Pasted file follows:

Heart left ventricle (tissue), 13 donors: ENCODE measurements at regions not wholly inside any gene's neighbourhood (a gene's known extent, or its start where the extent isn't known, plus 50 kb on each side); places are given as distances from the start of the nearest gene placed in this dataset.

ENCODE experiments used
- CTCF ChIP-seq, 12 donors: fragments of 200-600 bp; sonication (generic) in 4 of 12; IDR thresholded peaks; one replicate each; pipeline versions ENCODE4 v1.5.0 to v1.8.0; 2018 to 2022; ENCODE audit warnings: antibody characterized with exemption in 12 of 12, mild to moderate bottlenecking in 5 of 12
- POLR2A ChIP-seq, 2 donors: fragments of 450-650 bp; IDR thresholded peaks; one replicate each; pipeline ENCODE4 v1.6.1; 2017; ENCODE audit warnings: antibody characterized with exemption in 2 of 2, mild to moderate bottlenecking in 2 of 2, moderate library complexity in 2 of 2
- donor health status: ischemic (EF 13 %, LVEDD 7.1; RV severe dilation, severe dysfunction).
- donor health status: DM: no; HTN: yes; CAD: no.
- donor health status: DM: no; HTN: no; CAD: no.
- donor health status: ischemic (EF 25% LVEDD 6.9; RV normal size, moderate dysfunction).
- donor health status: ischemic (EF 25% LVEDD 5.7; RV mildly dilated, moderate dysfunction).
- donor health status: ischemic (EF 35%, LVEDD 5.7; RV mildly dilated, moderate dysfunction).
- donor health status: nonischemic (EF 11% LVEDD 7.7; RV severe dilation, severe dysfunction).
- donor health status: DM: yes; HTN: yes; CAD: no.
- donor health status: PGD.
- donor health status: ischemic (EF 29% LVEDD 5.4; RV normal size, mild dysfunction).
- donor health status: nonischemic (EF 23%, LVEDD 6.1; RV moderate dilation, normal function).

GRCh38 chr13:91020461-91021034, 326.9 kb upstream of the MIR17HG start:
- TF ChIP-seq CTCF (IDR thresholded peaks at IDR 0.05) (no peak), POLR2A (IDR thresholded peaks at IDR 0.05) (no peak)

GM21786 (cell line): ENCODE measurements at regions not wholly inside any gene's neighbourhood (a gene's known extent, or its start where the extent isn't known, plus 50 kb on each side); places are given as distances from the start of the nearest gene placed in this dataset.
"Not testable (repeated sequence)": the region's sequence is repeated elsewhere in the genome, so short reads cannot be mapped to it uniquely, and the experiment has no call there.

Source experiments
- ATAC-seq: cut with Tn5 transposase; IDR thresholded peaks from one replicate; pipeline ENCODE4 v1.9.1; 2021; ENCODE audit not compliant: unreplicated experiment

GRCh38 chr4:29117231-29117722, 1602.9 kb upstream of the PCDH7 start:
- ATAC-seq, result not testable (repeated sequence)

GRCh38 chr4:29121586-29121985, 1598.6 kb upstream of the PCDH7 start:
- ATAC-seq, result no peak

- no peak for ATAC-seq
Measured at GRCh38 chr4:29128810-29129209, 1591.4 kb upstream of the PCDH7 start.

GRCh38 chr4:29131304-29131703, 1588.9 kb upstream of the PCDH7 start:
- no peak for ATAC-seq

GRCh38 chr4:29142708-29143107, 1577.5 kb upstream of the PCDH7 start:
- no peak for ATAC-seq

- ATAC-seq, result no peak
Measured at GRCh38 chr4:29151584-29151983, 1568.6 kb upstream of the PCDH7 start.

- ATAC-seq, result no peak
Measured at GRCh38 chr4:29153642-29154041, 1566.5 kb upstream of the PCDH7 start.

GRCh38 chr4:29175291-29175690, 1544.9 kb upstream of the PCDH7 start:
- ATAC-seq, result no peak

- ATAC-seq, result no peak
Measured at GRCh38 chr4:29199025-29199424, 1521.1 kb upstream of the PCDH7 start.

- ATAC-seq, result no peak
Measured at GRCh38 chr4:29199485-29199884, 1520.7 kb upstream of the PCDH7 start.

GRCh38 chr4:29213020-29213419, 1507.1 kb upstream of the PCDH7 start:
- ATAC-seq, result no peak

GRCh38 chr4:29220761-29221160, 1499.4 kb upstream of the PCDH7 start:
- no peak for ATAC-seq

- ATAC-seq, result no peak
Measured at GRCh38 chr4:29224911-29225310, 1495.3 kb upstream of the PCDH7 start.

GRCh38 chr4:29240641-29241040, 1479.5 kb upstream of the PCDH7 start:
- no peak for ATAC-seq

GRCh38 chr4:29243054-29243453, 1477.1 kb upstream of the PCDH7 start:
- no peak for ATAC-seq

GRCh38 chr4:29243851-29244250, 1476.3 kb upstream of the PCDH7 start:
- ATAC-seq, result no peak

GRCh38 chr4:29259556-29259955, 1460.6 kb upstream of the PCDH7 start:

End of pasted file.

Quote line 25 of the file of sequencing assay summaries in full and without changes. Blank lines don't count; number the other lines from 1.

- ATAC-seq, result no peak